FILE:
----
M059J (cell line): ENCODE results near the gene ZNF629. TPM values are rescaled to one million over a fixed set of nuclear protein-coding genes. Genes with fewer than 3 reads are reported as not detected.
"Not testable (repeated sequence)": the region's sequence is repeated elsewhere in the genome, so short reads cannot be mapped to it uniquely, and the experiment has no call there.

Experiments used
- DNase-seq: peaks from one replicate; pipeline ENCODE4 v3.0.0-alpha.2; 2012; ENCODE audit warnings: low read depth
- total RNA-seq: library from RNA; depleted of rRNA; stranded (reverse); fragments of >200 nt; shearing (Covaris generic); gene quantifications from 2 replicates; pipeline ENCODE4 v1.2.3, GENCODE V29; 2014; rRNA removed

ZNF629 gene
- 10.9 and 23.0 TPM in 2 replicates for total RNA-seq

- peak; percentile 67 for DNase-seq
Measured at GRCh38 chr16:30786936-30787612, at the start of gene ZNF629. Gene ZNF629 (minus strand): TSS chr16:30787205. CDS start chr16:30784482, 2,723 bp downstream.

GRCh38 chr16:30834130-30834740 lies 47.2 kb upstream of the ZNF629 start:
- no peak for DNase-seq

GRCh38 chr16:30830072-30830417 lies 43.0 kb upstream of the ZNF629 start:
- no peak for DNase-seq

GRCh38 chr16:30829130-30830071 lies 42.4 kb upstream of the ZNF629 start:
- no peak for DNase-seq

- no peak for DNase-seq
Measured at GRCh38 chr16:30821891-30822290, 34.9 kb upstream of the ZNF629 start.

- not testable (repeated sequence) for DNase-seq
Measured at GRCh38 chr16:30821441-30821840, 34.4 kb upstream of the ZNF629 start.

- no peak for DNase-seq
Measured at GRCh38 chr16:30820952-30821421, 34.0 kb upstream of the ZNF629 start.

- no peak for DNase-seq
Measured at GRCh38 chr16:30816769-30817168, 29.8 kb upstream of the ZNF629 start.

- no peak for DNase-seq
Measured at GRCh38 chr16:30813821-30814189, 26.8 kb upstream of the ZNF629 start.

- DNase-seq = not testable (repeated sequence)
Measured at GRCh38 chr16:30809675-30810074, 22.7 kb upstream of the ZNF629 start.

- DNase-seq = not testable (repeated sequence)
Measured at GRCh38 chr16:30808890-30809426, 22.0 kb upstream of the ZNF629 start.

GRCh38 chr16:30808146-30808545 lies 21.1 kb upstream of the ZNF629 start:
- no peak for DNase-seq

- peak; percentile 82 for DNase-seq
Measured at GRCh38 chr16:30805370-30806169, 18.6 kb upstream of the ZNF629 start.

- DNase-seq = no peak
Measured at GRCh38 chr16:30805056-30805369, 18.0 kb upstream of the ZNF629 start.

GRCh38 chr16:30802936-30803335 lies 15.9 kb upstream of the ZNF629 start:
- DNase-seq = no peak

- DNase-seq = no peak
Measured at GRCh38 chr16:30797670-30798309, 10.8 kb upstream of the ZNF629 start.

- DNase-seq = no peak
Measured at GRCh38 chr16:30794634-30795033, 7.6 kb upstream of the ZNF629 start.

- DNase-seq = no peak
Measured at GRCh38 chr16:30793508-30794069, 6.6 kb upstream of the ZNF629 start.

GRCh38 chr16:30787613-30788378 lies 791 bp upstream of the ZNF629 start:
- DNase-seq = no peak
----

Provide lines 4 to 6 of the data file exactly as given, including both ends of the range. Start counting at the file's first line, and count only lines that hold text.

- DNase-seq: peaks from one replicate; pipeline ENCODE4 v3.0.0-alpha.2; 2012; ENCODE audit warnings: low read depth
- total RNA-seq: library from RNA; depleted of rRNA; stranded (reverse); fragments of >200 nt; shearing (Covaris generic); gene quantifications from 2 replicates; pipeline ENCODE4 v1.2.3, GENCODE V29; 2014; rRNA removed

ZNF629 gene